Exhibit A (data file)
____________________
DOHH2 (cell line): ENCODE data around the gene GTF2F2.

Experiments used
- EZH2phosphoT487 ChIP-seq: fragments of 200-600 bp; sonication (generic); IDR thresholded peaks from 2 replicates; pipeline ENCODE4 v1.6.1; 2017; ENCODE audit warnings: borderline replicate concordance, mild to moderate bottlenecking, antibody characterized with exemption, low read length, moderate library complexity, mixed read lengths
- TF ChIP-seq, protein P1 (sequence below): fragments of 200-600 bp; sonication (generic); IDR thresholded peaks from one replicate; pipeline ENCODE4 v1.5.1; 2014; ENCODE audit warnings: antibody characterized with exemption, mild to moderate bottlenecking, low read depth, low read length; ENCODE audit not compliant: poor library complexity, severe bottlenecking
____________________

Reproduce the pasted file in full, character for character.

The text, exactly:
DOHH2 (cell line): ENCODE data around the gene GTF2F2.

Experiments used
- EZH2phosphoT487 ChIP-seq: fragments of 200-600 bp; sonication (generic); IDR thresholded peaks from 2 replicates; pipeline ENCODE4 v1.6.1; 2017; ENCODE audit warnings: borderline replicate concordance, mild to moderate bottlenecking, antibody characterized with exemption, low read length, moderate library complexity, mixed read lengths
- TF ChIP-seq, protein P1 (sequence below): fragments of 200-600 bp; sonication (generic); IDR thresholded peaks from one replicate; pipeline ENCODE4 v1.5.1; 2014; ENCODE audit warnings: antibody characterized with exemption, mild to moderate bottlenecking, low read depth, low read length; ENCODE audit not compliant: poor library complexity, severe bottlenecking